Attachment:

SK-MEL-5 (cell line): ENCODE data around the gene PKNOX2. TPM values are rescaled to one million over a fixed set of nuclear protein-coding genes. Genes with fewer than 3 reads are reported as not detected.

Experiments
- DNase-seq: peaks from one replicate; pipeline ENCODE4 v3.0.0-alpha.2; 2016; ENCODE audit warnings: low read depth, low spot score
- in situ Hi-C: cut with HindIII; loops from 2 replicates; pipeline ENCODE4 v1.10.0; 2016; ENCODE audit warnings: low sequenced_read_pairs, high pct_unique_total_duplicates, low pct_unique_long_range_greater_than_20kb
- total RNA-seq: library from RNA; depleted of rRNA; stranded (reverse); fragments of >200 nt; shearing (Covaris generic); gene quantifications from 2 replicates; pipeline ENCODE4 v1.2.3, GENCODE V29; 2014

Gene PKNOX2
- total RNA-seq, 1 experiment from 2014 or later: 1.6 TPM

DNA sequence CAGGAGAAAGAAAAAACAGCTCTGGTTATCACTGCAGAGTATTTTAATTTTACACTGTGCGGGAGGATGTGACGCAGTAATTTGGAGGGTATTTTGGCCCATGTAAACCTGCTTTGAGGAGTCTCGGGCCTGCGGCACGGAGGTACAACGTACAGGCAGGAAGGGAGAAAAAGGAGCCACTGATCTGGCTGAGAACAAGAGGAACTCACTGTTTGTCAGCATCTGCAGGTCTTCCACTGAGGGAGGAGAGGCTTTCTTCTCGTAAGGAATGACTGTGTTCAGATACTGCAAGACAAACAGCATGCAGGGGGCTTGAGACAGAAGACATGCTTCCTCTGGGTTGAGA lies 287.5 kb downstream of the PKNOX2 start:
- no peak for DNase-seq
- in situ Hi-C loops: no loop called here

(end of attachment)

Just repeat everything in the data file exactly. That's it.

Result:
SK-MEL-5 (cell line): ENCODE data around the gene PKNOX2. TPM values are rescaled to one million over a fixed set of nuclear protein-coding genes. Genes with fewer than 3 reads are reported as not detected.

Experiments
- DNase-seq: peaks from one replicate; pipeline ENCODE4 v3.0.0-alpha.2; 2016; ENCODE audit warnings: low read depth, low spot score
- in situ Hi-C: cut with HindIII; loops from 2 replicates; pipeline ENCODE4 v1.10.0; 2016; ENCODE audit warnings: low sequenced_read_pairs, high pct_unique_total_duplicates, low pct_unique_long_range_greater_than_20kb
- total RNA-seq: library from RNA; depleted of rRNA; stranded (reverse); fragments of >200 nt; shearing (Covaris generic); gene quantifications from 2 replicates; pipeline ENCODE4 v1.2.3, GENCODE V29; 2014

Gene PKNOX2
- total RNA-seq, 1 experiment from 2014 or later: 1.6 TPM

DNA sequence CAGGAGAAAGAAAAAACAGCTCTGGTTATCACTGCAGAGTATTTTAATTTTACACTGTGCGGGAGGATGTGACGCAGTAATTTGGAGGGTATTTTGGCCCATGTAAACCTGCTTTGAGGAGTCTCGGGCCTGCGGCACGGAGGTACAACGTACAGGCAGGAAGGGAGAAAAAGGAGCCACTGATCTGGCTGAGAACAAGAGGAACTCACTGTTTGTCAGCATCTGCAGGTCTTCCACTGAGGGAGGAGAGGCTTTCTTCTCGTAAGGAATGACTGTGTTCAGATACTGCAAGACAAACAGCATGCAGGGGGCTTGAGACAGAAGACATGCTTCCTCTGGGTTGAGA lies 287.5 kb downstream of the PKNOX2 start:
- no peak for DNase-seq
- in situ Hi-C loops: no loop called here